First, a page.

More accurate and locally relevant seasonal climate forecasts

  • Hello everyone

    Just wanted to say that I am currently leading a research project aimed at trying to develop better (more accurate) and more locally relevant (‘downscaled’) seasonal climate forecasts using ML. In a nutshell the project is / will explore the potential of several ML approaches (including Deep Learning) to derive more local seasonal climate forecast products. We are using large scale fields from several GCMs (e.g. ECMWF, UKMO, Meteo-France, NCEP-CFSv2, etc …) as inputs (with some experimentations with different feature engineering methods) and ‘local’, observed, seasonally aggregated climate variables as target variables. The geographical focus of this project is New Zealand, where I live and work, but the approaches are generalizable.

    Even though this project is not strictly speaking aimed at the climate change problem, I think better climate services, including better forecasts at different time-scales, have an important role to play in adaptation strategies.

    Happy to hear if other people have similar projects or are interested in discussing more

    Also wanted to say thanks to everyone involved in building this forum …


  • @NicolasF Welcome and thanks for sharing your project with us. This is an extremely interesting piece of work and adaptation strategies are going to be quite relevant to climate discussions as we progress in the future.

    What drove your team towards deciding to use machine learning to solve this problem? Did you feel that established forecasting techniques could be substantially improved with ML? Or is that the hypothesis of your project? In any case kudos is deserved. There aren't enough people working on this type of problem.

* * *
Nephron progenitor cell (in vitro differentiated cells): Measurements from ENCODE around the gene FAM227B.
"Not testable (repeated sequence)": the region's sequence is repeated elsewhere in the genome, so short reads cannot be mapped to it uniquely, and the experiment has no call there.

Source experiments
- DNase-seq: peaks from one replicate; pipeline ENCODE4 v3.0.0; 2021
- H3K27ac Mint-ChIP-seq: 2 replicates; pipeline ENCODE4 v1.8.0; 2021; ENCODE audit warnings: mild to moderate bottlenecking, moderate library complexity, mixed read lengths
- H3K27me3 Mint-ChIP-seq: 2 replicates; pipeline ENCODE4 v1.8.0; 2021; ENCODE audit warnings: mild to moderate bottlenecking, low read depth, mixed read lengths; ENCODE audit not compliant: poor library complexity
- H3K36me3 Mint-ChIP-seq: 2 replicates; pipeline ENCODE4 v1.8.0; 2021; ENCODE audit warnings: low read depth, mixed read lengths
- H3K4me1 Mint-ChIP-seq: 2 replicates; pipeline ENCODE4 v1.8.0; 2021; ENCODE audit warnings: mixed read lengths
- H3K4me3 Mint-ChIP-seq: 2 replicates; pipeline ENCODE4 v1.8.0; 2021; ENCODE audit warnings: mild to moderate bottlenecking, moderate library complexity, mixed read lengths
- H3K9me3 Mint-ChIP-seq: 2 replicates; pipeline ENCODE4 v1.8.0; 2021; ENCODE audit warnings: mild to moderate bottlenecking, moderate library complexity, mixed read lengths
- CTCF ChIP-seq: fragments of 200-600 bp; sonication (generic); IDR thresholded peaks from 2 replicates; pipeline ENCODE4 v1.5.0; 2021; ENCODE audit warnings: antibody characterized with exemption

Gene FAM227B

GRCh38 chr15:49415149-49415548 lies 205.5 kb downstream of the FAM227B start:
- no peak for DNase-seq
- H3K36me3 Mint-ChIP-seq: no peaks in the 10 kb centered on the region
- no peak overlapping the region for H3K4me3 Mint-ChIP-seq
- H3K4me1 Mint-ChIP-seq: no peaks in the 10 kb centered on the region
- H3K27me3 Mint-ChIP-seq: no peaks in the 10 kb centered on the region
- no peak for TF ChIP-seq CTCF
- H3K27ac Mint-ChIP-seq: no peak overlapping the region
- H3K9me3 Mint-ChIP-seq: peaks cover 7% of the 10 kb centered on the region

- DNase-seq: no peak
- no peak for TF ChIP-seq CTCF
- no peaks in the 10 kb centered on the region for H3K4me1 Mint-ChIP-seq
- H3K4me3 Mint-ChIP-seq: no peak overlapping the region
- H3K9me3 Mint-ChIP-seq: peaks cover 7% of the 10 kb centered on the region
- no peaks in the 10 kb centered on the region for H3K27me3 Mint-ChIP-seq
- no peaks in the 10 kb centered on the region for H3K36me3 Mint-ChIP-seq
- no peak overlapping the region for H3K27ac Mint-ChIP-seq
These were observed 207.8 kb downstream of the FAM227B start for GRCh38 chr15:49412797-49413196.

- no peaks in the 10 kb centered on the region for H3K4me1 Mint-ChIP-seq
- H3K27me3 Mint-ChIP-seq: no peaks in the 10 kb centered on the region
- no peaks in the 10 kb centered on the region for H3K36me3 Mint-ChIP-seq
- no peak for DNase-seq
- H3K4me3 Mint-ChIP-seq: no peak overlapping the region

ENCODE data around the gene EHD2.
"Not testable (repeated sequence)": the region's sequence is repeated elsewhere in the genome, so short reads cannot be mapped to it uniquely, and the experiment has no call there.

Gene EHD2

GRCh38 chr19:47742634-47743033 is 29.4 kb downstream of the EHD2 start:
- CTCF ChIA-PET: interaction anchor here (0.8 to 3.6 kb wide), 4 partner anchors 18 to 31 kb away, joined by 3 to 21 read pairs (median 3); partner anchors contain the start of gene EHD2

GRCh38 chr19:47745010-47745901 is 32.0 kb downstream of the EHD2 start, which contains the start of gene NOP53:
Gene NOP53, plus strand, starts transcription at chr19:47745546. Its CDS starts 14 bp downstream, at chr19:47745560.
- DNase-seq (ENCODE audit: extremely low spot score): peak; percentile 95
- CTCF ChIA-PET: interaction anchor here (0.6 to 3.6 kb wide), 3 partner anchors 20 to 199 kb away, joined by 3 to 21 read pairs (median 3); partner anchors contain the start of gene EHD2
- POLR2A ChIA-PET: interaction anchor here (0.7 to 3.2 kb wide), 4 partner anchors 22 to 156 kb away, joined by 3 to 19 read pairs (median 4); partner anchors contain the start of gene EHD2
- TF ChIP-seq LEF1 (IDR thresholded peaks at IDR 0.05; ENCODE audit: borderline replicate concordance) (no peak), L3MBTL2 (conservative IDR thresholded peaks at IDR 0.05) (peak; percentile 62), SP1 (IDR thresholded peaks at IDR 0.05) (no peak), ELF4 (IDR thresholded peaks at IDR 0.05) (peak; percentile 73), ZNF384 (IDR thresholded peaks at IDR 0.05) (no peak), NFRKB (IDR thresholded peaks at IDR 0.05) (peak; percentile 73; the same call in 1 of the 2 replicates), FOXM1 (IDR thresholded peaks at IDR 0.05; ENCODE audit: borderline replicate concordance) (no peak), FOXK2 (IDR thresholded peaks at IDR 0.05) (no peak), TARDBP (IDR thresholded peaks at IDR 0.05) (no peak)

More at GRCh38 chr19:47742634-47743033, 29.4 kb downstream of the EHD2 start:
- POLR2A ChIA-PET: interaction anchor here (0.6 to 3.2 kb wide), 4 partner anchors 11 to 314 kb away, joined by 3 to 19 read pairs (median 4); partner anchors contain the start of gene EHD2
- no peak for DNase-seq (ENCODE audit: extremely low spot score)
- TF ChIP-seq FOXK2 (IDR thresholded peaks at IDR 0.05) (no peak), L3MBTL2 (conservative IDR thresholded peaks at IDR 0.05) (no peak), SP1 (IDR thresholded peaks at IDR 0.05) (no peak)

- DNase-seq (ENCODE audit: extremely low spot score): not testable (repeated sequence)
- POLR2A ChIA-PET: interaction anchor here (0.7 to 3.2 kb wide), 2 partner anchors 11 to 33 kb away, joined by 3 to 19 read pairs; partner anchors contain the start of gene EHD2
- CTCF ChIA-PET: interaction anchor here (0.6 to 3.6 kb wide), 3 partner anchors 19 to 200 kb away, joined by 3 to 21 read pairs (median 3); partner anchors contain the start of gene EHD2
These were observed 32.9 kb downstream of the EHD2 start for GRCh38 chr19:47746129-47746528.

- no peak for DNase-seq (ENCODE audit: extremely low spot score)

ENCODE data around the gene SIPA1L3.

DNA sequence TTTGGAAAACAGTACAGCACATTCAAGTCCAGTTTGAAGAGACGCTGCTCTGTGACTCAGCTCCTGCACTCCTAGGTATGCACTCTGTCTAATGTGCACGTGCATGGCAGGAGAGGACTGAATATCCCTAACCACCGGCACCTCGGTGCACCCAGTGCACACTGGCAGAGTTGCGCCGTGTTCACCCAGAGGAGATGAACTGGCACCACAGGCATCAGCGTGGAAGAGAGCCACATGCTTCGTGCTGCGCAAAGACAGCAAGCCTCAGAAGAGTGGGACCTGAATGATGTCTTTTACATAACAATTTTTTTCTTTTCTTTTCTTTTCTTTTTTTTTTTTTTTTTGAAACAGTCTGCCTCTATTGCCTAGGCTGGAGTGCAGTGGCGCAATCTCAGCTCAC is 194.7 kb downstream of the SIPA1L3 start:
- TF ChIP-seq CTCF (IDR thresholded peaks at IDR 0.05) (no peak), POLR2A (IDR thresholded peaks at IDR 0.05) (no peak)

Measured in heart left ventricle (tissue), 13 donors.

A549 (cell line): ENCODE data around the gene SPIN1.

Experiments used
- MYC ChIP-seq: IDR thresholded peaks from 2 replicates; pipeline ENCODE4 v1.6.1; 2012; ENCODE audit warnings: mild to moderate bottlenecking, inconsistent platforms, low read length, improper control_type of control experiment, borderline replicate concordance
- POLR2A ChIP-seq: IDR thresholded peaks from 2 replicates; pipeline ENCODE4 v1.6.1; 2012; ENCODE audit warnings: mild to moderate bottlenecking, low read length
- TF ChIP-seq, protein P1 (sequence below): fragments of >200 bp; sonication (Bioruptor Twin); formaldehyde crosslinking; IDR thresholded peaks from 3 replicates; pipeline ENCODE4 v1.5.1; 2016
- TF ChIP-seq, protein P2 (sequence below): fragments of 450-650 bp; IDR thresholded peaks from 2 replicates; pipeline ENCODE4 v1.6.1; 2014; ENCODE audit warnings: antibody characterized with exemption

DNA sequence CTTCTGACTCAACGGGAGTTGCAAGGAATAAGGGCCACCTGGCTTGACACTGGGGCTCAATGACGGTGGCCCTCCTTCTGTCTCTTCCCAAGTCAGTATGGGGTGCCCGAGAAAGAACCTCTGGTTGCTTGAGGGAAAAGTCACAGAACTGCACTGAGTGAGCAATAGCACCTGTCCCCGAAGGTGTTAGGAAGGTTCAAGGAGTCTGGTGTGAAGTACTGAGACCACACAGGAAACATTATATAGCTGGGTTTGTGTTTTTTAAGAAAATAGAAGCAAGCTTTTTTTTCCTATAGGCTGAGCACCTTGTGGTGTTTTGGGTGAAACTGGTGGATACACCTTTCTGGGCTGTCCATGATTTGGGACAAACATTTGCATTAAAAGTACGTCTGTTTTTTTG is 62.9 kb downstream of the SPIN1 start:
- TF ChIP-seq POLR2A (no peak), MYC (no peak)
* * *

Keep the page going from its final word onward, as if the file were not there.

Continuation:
• @Eric-Vanular the main motivation for this project is that the current generation of General Circulation Models (GCMs) used to generate seasonal climate forecasts are still limited by a relatively coarse spatial resolution (typically 2.5 degrees, at most 1 degree in latitude / longitude), this means GCMs are missing important orographic and land-atmosphere interactions, which are highly relevant to New Zealand (or any 'small' country with complex topography ...). They are therefore not well-adapted for the provision of local-scale climate forecasts. The idea is that we use the information contained in the well-validated, large-scale fields from the GCMs (SSTs, geopotential, ...) to train ML models along with observed, seasonally integrated climate variables as target variables, therefore providing potentially more accurate, and also more locally relevant seasonal climate forecast products.

  • @NicolasF Makes total sense, thanks for explaining. Sounds like you're combining top down (GCMs) and bottom up (observed climate records) approaches to converge on a more accurate predictor. What level of locality are you hoping to achieve?

  • @NicolasF Awesome project. How do you think this could help with adaptation strategies?

  • @NicolasF I imagine that this will be very relevant in the locations most affected by climate change (i.e. coastal regions). What are the biggest challenges you're experiencing so far?

  • @Pascal-Ramsey Hi Pascal ... so far the challenges have been related to the 'harmonisation' of the different GCMs hindcasts use to train the models: they come in various formats (grib, netcdf) with various conventions, variable and dimension names etc., and sometimes the documentation available on how the data is organized in these datasets is a bit sparse :-). Also thinking hard about how to structure the various tasks involved in the project, from pre-processing to processing, to feature extraction, model building, evaluation, testing etc ... there are lots of moving parts, and we want to release the code on github, but need to ensure it will be structured in a way that other people could take it and adapt it to their needs.

  • @Eric-Vanular Hi Eric, the district level is our first target (see and we have also some application cases with similar spatial scales but across districts (e.g. fruit producing regions).

  • @Sam-Hughes Hi Sam, the thinking in a nutshell is that if people can anticipate climate extremes (e.g. droughts, floods, warm seasons) they can take actions to mitigate their impacts, more accurate and locally relevant seasonal climate forecasts would help with this ...

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